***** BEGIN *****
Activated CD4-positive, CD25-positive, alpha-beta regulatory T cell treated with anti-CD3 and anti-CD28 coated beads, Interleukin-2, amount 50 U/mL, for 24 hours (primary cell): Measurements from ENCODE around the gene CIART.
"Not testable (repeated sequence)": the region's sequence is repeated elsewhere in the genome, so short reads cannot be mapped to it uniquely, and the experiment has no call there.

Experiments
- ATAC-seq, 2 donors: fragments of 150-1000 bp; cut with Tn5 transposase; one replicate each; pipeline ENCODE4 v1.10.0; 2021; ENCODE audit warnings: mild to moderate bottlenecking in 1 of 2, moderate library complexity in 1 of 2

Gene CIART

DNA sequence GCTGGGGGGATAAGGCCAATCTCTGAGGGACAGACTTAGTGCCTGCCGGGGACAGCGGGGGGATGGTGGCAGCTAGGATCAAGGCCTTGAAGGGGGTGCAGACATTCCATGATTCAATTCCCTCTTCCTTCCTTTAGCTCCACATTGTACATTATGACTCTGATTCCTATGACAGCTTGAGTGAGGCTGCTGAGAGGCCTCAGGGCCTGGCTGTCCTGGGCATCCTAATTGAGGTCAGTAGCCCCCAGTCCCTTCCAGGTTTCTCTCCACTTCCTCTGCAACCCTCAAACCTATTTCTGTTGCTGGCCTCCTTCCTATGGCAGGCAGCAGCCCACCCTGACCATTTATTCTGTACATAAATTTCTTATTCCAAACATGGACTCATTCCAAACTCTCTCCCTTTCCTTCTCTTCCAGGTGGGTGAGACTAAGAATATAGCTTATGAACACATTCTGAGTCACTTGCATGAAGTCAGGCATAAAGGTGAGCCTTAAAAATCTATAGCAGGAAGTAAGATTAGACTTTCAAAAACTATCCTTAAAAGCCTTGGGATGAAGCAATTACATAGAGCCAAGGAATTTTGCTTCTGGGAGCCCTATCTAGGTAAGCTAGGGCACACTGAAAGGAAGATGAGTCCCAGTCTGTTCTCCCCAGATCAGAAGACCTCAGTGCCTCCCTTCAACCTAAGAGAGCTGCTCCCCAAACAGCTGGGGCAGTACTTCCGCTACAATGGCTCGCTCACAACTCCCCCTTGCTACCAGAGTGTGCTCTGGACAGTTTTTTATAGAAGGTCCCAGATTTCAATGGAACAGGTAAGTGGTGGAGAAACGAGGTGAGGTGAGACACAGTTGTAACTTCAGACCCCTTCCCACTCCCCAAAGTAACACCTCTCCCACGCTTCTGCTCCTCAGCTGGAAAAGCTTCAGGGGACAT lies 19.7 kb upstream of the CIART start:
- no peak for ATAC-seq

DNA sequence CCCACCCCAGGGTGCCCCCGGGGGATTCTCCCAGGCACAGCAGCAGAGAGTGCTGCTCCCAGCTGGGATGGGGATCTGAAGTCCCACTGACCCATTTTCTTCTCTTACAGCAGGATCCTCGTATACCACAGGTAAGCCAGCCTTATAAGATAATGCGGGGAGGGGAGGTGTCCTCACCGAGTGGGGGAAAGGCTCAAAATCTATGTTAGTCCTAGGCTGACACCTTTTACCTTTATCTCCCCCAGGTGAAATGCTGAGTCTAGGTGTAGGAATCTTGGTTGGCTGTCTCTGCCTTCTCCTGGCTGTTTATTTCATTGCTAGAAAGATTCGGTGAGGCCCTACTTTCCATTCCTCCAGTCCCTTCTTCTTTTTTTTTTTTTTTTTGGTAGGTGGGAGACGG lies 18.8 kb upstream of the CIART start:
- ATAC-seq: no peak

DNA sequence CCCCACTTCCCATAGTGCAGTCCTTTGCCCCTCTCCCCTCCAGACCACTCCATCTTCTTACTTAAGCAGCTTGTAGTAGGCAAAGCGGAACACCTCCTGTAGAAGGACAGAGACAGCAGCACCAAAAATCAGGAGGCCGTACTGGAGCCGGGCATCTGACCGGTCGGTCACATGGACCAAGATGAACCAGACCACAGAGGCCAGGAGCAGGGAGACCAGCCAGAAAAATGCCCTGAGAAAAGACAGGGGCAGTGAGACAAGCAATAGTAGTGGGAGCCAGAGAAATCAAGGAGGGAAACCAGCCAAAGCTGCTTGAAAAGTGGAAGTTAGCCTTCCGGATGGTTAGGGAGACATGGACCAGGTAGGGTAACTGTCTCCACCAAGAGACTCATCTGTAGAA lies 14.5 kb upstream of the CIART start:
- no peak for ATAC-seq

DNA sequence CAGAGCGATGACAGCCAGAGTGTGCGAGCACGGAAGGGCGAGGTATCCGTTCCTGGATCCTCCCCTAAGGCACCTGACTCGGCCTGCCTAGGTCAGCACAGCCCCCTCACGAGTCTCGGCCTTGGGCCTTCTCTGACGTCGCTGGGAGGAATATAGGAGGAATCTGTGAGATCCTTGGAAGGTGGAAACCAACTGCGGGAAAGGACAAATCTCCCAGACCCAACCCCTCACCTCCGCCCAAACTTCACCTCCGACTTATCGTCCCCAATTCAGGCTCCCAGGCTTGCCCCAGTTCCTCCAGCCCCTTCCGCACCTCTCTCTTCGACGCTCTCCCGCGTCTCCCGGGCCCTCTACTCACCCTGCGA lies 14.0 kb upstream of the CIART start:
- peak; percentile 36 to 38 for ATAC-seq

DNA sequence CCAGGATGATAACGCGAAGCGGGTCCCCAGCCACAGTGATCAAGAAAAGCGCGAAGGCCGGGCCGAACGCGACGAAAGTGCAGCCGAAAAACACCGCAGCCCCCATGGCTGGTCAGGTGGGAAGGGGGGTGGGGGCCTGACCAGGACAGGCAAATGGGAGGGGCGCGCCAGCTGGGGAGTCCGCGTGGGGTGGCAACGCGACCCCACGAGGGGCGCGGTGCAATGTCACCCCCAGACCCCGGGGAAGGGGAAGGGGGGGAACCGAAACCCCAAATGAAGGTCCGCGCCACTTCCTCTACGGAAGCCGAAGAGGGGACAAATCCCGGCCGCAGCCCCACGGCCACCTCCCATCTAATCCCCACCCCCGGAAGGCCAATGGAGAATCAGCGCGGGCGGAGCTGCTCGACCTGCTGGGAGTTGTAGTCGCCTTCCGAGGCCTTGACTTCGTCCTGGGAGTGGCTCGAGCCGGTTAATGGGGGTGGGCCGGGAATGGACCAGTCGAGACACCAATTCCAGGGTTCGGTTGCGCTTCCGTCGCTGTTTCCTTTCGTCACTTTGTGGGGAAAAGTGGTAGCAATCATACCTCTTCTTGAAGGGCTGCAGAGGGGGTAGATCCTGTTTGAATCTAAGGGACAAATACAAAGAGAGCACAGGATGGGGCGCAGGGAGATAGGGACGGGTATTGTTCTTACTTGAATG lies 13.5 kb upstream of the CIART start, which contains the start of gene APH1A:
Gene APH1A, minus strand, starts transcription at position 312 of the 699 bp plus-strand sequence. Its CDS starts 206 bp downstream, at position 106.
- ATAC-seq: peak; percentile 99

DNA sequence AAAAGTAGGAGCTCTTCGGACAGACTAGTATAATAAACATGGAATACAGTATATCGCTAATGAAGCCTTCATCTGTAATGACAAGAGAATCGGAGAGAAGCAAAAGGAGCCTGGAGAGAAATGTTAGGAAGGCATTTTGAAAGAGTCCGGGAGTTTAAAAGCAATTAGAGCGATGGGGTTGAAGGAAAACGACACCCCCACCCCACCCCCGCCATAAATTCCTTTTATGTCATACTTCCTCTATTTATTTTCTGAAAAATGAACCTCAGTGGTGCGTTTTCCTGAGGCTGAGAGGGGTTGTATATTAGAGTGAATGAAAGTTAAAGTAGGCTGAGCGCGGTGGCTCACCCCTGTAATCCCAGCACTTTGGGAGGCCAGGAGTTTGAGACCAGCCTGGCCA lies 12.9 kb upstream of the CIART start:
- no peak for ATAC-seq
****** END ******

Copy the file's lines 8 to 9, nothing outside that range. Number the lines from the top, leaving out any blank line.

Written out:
DNA sequence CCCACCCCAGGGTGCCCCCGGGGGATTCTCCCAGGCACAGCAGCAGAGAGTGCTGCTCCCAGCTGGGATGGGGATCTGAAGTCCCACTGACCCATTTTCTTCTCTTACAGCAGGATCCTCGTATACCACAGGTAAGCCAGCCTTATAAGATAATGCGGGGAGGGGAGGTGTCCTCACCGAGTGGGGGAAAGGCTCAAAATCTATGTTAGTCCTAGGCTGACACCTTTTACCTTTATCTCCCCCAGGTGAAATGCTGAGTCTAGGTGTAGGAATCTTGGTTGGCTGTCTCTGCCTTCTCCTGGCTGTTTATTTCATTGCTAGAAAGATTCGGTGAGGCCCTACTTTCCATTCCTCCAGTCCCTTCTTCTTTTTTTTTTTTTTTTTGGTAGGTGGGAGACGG lies 18.8 kb upstream of the CIART start:
- ATAC-seq: no peak